Russel Wallace : Alfred Russell Wallace (sic)
I will now briefly reply to a few of Mr. Smith's statements from the standpoint of the Land Nationalisation Society.
1. Mr. Smith says that "human misery is deepest where the land is not appropriated, and human happiness and civilisation most advanced where the land is held by private owners." This assertion I directly contradict. There is no such connection as alleged, but rather the contrary, if we eliminate such factors as ignorance, barbarism and bad government, and compare only countries which are fairly comparable. I will give two examples which sufficiently demonstrate the incorrectness of Mr. Smith's generalisation. In a very remarkable article in La Nouvelle Revue (15th March, 1883,) on "La Famille Chinoise," it is stated that the land of China is really national, every one holding it from the State, and paying a fixed rent to the State. Holdings are small, the average being seven acres, while estates of more than 200 acres are exceedingly rare. Every family also holds a small portion of "patrimonial land," which is invaluable and inviolable. The result of this excellent system, says the writer, is that every hamlet forms a complete community, where the inhabitants find their school, their guildhall, their court of justice. In these hamlets each home is independent, yet all are bound together by the ties of relationship, and all assist each other in the various troubles and labours of life. The writer dwells at some length on the peace and contentment, the simplicity, and the happiness of Chinese village life under this beneficent land system, and this, be it remembered, in spite of a very imperfect civilisation and a despotic Government. The next case I will quote is that of Switzerland, where the old system of communal land still largely prevails, and where its influence is felt even in the districts where it has been abolished. Here we have at once the freest, the best educated, and the most really civilised people in the globe, if we measure civilisation, not by the height reached by the few, or the luxury and refinement of the rich, but by the general well-being, intelligence and contentment of the great majority of the people. In Switzerland landlords and landlordism, as we understand them, are almost unknown; and in Switzerland pauperism, famine and social degradation are almost equally wanting.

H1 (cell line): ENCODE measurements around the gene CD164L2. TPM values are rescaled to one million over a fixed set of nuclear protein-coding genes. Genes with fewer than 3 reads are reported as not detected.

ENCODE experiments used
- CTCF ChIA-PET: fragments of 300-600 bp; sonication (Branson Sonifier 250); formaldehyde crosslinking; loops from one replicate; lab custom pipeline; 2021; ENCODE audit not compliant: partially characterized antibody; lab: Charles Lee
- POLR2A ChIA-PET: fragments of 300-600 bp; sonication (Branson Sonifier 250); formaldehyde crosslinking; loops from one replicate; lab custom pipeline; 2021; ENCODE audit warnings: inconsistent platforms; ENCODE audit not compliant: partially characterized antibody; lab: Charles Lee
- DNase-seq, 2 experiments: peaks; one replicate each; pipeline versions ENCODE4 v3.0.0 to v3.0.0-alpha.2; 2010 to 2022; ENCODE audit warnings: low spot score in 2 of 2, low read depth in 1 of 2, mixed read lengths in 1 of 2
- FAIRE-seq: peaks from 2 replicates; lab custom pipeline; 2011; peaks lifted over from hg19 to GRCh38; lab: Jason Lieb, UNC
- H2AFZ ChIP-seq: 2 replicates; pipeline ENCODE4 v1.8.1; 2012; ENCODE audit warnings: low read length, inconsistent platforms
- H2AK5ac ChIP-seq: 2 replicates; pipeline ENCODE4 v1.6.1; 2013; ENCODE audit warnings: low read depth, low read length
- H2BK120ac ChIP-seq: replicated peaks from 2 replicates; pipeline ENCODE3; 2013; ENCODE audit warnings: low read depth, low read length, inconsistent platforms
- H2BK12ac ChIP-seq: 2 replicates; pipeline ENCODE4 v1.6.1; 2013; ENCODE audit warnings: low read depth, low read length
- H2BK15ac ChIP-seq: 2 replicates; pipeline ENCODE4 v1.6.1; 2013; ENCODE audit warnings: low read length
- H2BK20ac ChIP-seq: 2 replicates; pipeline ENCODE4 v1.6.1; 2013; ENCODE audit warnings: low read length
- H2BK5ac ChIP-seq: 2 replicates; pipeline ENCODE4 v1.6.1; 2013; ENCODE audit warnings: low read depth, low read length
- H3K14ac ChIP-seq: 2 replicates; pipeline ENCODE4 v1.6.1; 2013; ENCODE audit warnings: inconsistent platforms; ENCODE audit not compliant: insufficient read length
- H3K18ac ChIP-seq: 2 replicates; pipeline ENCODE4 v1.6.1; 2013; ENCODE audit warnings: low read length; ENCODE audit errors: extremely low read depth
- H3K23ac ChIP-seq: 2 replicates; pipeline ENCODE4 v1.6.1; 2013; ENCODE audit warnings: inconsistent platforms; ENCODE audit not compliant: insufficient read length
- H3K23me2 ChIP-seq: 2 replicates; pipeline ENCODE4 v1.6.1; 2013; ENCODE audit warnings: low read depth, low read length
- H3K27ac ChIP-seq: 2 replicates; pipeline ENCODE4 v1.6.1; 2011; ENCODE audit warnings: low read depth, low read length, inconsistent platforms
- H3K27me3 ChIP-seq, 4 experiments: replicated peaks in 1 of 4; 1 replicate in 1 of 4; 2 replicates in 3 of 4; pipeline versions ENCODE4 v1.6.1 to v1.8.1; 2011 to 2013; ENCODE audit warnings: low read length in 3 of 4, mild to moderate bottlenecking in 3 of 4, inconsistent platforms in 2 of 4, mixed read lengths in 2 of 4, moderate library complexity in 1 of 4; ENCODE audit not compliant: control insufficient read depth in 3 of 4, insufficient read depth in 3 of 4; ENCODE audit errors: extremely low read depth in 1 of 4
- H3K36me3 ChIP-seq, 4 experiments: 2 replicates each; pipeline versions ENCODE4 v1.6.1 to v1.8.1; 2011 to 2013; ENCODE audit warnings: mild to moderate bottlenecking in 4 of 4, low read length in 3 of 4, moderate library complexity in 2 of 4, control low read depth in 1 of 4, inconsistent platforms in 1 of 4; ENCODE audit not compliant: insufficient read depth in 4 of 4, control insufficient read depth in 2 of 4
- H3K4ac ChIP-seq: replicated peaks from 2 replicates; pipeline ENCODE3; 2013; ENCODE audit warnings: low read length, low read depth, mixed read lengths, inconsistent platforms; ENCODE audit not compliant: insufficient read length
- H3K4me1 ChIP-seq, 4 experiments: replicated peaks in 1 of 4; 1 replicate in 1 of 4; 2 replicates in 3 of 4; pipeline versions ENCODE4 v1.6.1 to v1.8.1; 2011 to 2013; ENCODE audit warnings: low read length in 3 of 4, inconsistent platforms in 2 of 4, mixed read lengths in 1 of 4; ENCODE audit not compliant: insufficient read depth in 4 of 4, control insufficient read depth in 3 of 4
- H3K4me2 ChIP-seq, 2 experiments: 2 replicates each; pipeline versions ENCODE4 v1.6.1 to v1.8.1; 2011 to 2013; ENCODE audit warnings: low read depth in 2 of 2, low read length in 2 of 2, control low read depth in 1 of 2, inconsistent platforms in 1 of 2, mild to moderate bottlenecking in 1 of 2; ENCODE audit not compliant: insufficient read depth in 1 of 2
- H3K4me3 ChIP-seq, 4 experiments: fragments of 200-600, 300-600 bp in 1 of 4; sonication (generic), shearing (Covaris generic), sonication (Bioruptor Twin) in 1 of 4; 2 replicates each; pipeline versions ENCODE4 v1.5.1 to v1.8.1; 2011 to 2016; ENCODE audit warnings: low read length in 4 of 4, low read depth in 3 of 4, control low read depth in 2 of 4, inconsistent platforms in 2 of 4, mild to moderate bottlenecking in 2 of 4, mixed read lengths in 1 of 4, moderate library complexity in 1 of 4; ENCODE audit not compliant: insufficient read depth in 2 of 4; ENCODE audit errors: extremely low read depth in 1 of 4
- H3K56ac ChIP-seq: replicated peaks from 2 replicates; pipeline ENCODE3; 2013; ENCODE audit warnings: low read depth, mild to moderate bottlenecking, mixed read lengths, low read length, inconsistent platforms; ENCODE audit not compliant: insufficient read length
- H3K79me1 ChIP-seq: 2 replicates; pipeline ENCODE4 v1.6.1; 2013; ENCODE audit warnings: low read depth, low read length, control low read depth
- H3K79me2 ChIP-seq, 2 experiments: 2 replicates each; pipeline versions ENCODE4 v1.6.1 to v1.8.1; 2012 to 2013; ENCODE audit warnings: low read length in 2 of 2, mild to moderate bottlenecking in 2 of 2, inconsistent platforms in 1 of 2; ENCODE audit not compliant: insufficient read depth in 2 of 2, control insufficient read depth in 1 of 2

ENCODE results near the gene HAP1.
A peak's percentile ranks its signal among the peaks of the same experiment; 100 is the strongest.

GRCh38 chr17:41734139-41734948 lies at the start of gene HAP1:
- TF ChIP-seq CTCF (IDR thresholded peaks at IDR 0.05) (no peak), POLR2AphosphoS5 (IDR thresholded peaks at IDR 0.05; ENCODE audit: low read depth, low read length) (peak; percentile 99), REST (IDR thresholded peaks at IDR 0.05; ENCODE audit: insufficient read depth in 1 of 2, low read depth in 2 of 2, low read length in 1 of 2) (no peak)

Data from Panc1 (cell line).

2. Mr. Smith very justly says that none but a dreamer would seriously impugn titles to land because Alaric or William the [[p. 41]] Conqueror acted unjustly; but he omits to notice the much more important fact that possession of land, except so far as it is personally occupied, never can arise otherwise than by force or fraud. Take any plot of land you like in Great Britain, and if you trace its history far enough you inevitably come to an owner who obtained it by force or fraud. There is no other way in which land can be obtained, except in the case of a piece of land cultivated by its owner in unbroken continuity from the time it was first enclosed; and almost the only land thus held in England is by some of the squatters on our commons and wastes. There is no other form of property whatever which inevitably has its origin in wrongdoing, and this alone goes far to prove that such property cannot be good for the community.
3. In reply to the argument that land should not be private property because it is limited in quantity, is essential to human existence, and is not producible by human labour, Mr. Smith asserts that "the productiveness of the soil is mainly the result of ages of careful cultivation." This is simply not true, since the productiveness mainly depends on the physical characters of the soil and subsoil; but even were it true, it would prove that the land belonged to the successive cultivators, not to the landlords, who, as a rule, never cultivate: that is, the land should belong to the whole people whose ancestors from time immemorial have given it its "main value."
4. Another gross misstatement is, that "most other kinds of property" as well as land increases in value with increase of population and wealth. The very reverse is the case. Broadly speaking, all property except land is destructible, and more or less rapidly deteriorates in value; the few apparent exceptions, as old pictures and books, and our public funds, do so because they are in the nature of monopolies. The funds, too, are not property, but debt, and they rise in value merely because the payment of interest on no other debt is guaranteed by the State. "House property," Mr. Smith, with a strange confusion of ideas, declares to increase in value! But surely he knows that it is the land that increases, while the house upon it steadily deteriorates in value, and has to be kept up by an ever-increasing outlay in repairs.